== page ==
NASA forms a UFO research group to investigate "unidentified aerial phenomena."

News Sand DC

NASA has announced the launch of a research team focused on UFOs, or unexplained aerial phenomena (UAPs), as they've been renamed to avoid the tin-foil-hat reputation. However, don't anticipate an "X-Files"-style crew to establish the presence of extraterrestrials.

Beginning this autumn, researchers will identify what UAP data is now available, establish how to best gather UAP data in the future, and create tools to analyze the nature of UAPs for both scientific and aerospace defense purposes. Astrophysicist David Spergel, president of the Simons Foundation in New York City, will lead the team, which will also include Daniel Evans, NASA's Science Mission Directorate's assistant deputy associate administrator for research.

"NASA has answered the call to solve some of the most intriguing riddles we know of throughout the decades, and this is no different," Evans said at a press conference. "I do want to emphasize that NASA is ideally positioned to solve UAPs since no one else can look at what's going on in our sky with the strength of data and science like we can." And, to tell you the truth, this is why we do what we do."

This isn’t the first program dedicated to UAP research. Between 1952 and 1969, the United States Air Force (USAF) studied UAPs under Project Blue Book. More recently, in 2017, The New York Times revealed a clandestine Pentagon UAP research program called the Advanced Aerospace Threat Identification Program (AATIP), which ended in 2012 due to lack of funding. That report led to an increased public interest in UAPs. Subsequently, the Department of Defense (DoD) formed the Unidentified Aerial Phenomena Task Force (UAPTF), dedicated to investigating UAP reports, and its successor, the Airborne Object Identification and Management Synchronization Group (AOIMSG).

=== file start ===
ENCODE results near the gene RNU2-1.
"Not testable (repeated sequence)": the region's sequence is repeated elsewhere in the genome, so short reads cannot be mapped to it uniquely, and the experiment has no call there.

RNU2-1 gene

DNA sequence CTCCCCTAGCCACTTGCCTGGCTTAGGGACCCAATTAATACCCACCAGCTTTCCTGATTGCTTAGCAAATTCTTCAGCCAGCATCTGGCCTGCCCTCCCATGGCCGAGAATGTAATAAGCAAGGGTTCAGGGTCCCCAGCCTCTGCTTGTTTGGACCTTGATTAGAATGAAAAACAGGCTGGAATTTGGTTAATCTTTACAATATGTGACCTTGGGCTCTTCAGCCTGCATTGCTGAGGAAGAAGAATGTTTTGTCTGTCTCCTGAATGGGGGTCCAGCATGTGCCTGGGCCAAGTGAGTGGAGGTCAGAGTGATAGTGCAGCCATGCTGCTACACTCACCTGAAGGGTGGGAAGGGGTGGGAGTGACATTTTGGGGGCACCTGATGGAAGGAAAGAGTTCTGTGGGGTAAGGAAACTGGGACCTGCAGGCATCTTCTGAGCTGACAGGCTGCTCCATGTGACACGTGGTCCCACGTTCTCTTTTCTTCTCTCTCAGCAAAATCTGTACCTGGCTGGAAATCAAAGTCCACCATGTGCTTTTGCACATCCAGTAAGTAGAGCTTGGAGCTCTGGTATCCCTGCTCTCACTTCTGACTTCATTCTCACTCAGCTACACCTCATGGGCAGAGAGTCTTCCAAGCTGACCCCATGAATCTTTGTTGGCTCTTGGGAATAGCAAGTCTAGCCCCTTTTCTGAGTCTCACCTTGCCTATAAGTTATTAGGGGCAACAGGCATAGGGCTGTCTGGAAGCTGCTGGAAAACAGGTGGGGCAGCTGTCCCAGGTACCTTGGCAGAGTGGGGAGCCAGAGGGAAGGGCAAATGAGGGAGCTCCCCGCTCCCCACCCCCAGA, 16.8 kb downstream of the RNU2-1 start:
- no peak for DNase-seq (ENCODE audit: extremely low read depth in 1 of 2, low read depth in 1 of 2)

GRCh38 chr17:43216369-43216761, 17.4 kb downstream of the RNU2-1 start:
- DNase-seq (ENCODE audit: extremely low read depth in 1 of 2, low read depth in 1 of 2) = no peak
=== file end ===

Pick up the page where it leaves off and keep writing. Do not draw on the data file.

Most UAP sightings have thus far remained unexplained by these programmes. And, as seen by the Department of Defense's declassified UAP study from June 2021 and a congressional hearing on UAPs in May 2022, they have not generated definitive proof that UAPs are extraterrestrial.

NASA has already stated that UAPs are unlikely to be extraterrestrial spacecraft. In a news statement, the agency stated, "There is no proof that UAPs are extraterrestrial in origin." That isn't to argue that aliens are completely out of the question.

“Part of our task at NASA given to us by Congress is not only to do fundamental research in the skies and so forth, but as part of that also to find life elsewhere,” said Thomas Zurbuchen, NASA’s associate administrator for science. “And that’s why we’ve built astrobiology programs in many disciplines across this summary field that looks at both extinct life on Mars, for example, but also looks at the patterns of life elsewhere, perhaps in Europa, or perhaps in Enceladus.”

Zurbuchen also mentioned NASA's ongoing work on "technosignatures," or traces of extraterrestrial technology that might have been generated by intelligent species.
However, NASA will not be looking for alien or other explanations for UAPs in this investigation. This is more of an information-gathering operation — one whose findings, unlike many DoD studies, will be made public — that might pave the way for future UAP studies and analysis. "We'll hopefully lay out some of the roadmaps for how we could make progress in the future," Spergel stated during the news conference.
We believe Special Agent Dana Scully would be happy of NASA's dedication on rigorous, scientific UAP study.

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